Without commenting on Horton's requests, the district court asked if Horton would like to make a statement. Horton declined. The district court sentenced Horton to 262 months of imprisonment and five years of supervised release with special conditions. The district court did not decide to run the instant sentence concurrently with any anticipated sentence imposed in Horton's four pending state charges. The district court stated on the record its reasons for imposing the sentence as "address[ing] the sentencing objectives of punishment and deterrence" and the supervised release as necessary for Horton to re-assimilate back into society. After announcing that Horton had the right to appeal, the district court stated, "You may now stand aside." Horton filed a timely notice of appeal.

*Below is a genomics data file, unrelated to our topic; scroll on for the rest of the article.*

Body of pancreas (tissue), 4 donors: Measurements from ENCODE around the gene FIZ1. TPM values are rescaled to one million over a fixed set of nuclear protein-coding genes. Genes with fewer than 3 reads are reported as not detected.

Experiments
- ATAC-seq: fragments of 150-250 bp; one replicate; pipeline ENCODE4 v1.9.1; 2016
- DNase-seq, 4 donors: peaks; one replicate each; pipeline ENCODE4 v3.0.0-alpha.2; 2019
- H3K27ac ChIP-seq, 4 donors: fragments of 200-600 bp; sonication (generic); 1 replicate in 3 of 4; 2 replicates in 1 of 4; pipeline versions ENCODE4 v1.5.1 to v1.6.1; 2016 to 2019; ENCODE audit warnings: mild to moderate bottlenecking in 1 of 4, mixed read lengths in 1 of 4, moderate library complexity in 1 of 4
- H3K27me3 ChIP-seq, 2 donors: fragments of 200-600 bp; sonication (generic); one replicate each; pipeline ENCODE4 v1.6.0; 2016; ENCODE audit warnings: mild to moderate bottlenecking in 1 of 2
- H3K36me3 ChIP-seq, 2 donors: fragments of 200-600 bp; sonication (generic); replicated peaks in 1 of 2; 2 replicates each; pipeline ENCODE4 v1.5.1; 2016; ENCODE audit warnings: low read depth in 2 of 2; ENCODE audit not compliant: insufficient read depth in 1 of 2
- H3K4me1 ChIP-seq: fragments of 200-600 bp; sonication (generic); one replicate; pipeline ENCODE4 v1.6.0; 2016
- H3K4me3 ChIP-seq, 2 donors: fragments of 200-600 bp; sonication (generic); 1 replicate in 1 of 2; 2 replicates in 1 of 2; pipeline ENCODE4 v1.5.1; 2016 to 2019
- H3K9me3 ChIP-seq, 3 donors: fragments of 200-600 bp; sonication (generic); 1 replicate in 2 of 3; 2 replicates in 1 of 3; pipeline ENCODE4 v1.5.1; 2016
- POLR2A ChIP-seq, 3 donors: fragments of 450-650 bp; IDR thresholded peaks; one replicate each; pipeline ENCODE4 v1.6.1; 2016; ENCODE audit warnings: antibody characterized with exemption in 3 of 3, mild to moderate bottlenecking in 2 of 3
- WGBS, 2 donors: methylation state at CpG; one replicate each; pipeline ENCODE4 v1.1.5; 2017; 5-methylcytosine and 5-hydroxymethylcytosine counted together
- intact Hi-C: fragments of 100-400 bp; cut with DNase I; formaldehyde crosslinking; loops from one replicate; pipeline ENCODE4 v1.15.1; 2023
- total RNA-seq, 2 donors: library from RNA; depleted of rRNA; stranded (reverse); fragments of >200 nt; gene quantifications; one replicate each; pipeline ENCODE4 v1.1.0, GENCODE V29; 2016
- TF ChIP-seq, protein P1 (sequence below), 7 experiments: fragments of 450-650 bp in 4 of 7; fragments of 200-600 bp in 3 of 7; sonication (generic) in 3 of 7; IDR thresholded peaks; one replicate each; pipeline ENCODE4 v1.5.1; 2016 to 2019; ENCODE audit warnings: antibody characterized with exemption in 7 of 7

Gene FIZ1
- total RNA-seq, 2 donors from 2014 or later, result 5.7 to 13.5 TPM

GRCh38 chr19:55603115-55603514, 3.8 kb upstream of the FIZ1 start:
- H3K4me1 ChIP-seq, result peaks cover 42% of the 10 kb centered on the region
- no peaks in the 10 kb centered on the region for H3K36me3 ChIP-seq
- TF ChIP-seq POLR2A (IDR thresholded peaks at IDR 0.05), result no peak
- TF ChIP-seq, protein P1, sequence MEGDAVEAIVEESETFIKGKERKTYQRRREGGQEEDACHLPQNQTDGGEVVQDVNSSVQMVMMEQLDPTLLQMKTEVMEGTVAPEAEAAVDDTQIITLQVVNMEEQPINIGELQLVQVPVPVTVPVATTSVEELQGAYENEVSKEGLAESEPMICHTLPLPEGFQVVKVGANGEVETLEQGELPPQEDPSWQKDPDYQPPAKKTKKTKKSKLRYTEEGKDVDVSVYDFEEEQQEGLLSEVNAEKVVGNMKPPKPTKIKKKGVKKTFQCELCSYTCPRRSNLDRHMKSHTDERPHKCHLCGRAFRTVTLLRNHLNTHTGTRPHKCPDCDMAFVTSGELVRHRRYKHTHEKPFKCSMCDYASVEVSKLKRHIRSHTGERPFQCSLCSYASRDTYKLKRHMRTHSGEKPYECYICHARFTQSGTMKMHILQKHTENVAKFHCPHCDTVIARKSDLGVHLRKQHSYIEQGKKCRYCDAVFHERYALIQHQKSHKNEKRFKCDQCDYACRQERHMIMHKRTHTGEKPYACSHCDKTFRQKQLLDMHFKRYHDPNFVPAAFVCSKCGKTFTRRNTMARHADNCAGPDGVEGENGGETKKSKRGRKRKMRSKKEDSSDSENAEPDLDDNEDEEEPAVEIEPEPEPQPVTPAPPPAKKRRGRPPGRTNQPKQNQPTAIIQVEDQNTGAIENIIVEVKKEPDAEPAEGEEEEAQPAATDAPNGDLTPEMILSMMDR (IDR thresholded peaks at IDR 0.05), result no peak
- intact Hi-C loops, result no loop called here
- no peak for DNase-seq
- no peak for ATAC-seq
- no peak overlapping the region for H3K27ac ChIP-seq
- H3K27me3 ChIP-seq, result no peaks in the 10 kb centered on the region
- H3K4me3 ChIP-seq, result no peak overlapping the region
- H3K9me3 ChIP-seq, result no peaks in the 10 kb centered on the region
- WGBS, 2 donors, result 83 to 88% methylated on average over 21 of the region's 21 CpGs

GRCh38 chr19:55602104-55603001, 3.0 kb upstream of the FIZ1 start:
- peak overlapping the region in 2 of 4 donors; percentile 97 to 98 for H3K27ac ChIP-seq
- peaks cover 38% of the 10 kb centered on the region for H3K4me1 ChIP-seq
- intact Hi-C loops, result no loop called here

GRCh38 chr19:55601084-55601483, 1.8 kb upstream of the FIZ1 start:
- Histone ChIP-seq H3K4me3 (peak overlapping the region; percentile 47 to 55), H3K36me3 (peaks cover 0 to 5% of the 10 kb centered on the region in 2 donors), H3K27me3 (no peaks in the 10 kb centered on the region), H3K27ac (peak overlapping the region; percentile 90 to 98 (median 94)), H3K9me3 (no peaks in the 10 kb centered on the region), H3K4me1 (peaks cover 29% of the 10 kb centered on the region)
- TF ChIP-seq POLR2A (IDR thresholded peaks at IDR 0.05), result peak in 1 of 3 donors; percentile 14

Horton's arguments on appeal can be divided into two categories: one based on the district court's failure to consider relevant conduct in Horton's state convictions and the other based on the district court's procedural errors.
With respect to relevant conduct, Horton argues that the district court erred in assessing criminal history points under U.S.S.G. §§ 4A1.1 and 4A1.2 because the conduct underlying two of his prior state convictions qualified as relevant conduct to the instant offense. Horton cites to U.S.S.G. § 5G1.3(b)(2) and contends that the district court erred in failing to order his sentence to run concurrently with his undischarged state sentence because the sentences arose from relevant conduct. Horton also argues that the district court erred by not adjusting his sentence for time already served on his undischarged state sentence pursuant to U.S.S.G. § 5G1.3(b)(1). Horton maintains that the district court erred in declining to concurrently run the sentence with anticipated state sentences based on relevant conduct. U.S.S.G. § 5G1.3(c).